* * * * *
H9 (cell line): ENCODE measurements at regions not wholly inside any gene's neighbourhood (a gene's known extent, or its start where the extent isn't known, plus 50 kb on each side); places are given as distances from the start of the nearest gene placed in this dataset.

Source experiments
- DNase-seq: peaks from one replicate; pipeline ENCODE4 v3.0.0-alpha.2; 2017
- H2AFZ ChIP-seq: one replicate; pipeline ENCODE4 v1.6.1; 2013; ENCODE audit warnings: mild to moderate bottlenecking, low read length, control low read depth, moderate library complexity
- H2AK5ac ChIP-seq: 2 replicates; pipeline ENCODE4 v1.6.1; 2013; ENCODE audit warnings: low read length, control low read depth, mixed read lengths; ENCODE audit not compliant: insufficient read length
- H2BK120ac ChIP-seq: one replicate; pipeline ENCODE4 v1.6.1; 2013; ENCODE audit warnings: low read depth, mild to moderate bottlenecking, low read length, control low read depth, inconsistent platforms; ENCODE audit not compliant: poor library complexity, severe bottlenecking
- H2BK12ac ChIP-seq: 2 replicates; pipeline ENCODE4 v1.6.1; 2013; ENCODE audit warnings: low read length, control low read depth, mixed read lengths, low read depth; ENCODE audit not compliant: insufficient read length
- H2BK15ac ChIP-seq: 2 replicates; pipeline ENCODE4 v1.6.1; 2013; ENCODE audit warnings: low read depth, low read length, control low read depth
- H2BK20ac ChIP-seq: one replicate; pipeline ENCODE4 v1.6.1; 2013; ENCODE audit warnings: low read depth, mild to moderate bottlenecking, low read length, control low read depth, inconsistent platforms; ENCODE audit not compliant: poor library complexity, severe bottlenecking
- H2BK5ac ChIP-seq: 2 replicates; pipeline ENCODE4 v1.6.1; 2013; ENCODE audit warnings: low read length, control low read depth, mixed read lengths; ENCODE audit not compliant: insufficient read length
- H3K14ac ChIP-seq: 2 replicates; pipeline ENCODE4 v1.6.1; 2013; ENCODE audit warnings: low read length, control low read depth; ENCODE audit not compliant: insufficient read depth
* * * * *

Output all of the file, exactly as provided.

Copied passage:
H9 (cell line): ENCODE measurements at regions not wholly inside any gene's neighbourhood (a gene's known extent, or its start where the extent isn't known, plus 50 kb on each side); places are given as distances from the start of the nearest gene placed in this dataset.

Source experiments
- DNase-seq: peaks from one replicate; pipeline ENCODE4 v3.0.0-alpha.2; 2017
- H2AFZ ChIP-seq: one replicate; pipeline ENCODE4 v1.6.1; 2013; ENCODE audit warnings: mild to moderate bottlenecking, low read length, control low read depth, moderate library complexity
- H2AK5ac ChIP-seq: 2 replicates; pipeline ENCODE4 v1.6.1; 2013; ENCODE audit warnings: low read length, control low read depth, mixed read lengths; ENCODE audit not compliant: insufficient read length
- H2BK120ac ChIP-seq: one replicate; pipeline ENCODE4 v1.6.1; 2013; ENCODE audit warnings: low read depth, mild to moderate bottlenecking, low read length, control low read depth, inconsistent platforms; ENCODE audit not compliant: poor library complexity, severe bottlenecking
- H2BK12ac ChIP-seq: 2 replicates; pipeline ENCODE4 v1.6.1; 2013; ENCODE audit warnings: low read length, control low read depth, mixed read lengths, low read depth; ENCODE audit not compliant: insufficient read length
- H2BK15ac ChIP-seq: 2 replicates; pipeline ENCODE4 v1.6.1; 2013; ENCODE audit warnings: low read depth, low read length, control low read depth
- H2BK20ac ChIP-seq: one replicate; pipeline ENCODE4 v1.6.1; 2013; ENCODE audit warnings: low read depth, mild to moderate bottlenecking, low read length, control low read depth, inconsistent platforms; ENCODE audit not compliant: poor library complexity, severe bottlenecking
- H2BK5ac ChIP-seq: 2 replicates; pipeline ENCODE4 v1.6.1; 2013; ENCODE audit warnings: low read length, control low read depth, mixed read lengths; ENCODE audit not compliant: insufficient read length
- H3K14ac ChIP-seq: 2 replicates; pipeline ENCODE4 v1.6.1; 2013; ENCODE audit warnings: low read length, control low read depth; ENCODE audit not compliant: insufficient read depth